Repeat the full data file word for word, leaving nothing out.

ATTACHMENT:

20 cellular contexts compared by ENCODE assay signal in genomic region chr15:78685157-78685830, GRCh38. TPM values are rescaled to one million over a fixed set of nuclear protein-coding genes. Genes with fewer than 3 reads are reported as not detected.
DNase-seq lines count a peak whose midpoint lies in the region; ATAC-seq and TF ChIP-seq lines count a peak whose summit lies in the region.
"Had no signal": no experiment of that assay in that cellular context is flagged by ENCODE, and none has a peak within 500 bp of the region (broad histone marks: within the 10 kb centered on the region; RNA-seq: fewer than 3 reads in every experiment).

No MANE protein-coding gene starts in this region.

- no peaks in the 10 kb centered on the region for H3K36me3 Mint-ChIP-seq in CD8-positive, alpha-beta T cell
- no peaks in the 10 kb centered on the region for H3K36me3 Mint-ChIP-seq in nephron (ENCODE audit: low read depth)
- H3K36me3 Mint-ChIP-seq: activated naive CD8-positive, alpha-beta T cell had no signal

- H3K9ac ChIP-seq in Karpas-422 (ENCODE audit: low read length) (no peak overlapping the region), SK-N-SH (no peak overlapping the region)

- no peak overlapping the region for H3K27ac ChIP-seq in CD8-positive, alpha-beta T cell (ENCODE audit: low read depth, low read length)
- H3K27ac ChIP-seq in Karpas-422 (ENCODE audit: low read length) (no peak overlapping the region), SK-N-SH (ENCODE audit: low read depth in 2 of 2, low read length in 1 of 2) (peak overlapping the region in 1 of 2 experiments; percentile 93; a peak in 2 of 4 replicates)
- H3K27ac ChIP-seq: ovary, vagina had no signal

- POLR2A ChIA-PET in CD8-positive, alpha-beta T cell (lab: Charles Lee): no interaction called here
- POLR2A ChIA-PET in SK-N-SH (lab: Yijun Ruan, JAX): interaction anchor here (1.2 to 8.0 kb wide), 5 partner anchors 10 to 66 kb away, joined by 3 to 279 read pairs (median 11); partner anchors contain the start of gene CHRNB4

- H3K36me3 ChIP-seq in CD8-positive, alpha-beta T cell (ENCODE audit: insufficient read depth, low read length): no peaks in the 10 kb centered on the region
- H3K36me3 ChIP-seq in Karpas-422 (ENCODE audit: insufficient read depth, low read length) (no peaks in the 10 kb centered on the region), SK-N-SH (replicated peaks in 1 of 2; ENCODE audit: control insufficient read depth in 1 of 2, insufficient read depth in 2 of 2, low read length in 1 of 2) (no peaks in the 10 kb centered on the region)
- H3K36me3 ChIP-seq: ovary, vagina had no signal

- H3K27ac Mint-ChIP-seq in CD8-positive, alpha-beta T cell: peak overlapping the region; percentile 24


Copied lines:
20 cellular contexts compared by ENCODE assay signal in genomic region chr15:78685157-78685830, GRCh38. TPM values are rescaled to one million over a fixed set of nuclear protein-coding genes. Genes with fewer than 3 reads are reported as not detected.
DNase-seq lines count a peak whose midpoint lies in the region; ATAC-seq and TF ChIP-seq lines count a peak whose summit lies in the region.
"Had no signal": no experiment of that assay in that cellular context is flagged by ENCODE, and none has a peak within 500 bp of the region (broad histone marks: within the 10 kb centered on the region; RNA-seq: fewer than 3 reads in every experiment).

No MANE protein-coding gene starts in this region.

- no peaks in the 10 kb centered on the region for H3K36me3 Mint-ChIP-seq in CD8-positive, alpha-beta T cell
- no peaks in the 10 kb centered on the region for H3K36me3 Mint-ChIP-seq in nephron (ENCODE audit: low read depth)
- H3K36me3 Mint-ChIP-seq: activated naive CD8-positive, alpha-beta T cell had no signal

- H3K9ac ChIP-seq in Karpas-422 (ENCODE audit: low read length) (no peak overlapping the region), SK-N-SH (no peak overlapping the region)

- no peak overlapping the region for H3K27ac ChIP-seq in CD8-positive, alpha-beta T cell (ENCODE audit: low read depth, low read length)
- H3K27ac ChIP-seq in Karpas-422 (ENCODE audit: low read length) (no peak overlapping the region), SK-N-SH (ENCODE audit: low read depth in 2 of 2, low read length in 1 of 2) (peak overlapping the region in 1 of 2 experiments; percentile 93; a peak in 2 of 4 replicates)
- H3K27ac ChIP-seq: ovary, vagina had no signal

- POLR2A ChIA-PET in CD8-positive, alpha-beta T cell (lab: Charles Lee): no interaction called here
- POLR2A ChIA-PET in SK-N-SH (lab: Yijun Ruan, JAX): interaction anchor here (1.2 to 8.0 kb wide), 5 partner anchors 10 to 66 kb away, joined by 3 to 279 read pairs (median 11); partner anchors contain the start of gene CHRNB4

- H3K36me3 ChIP-seq in CD8-positive, alpha-beta T cell (ENCODE audit: insufficient read depth, low read length): no peaks in the 10 kb centered on the region
- H3K36me3 ChIP-seq in Karpas-422 (ENCODE audit: insufficient read depth, low read length) (no peaks in the 10 kb centered on the region), SK-N-SH (replicated peaks in 1 of 2; ENCODE audit: control insufficient read depth in 1 of 2, insufficient read depth in 2 of 2, low read length in 1 of 2) (no peaks in the 10 kb centered on the region)
- H3K36me3 ChIP-seq: ovary, vagina had no signal

- H3K27ac Mint-ChIP-seq in CD8-positive, alpha-beta T cell: peak overlapping the region; percentile 24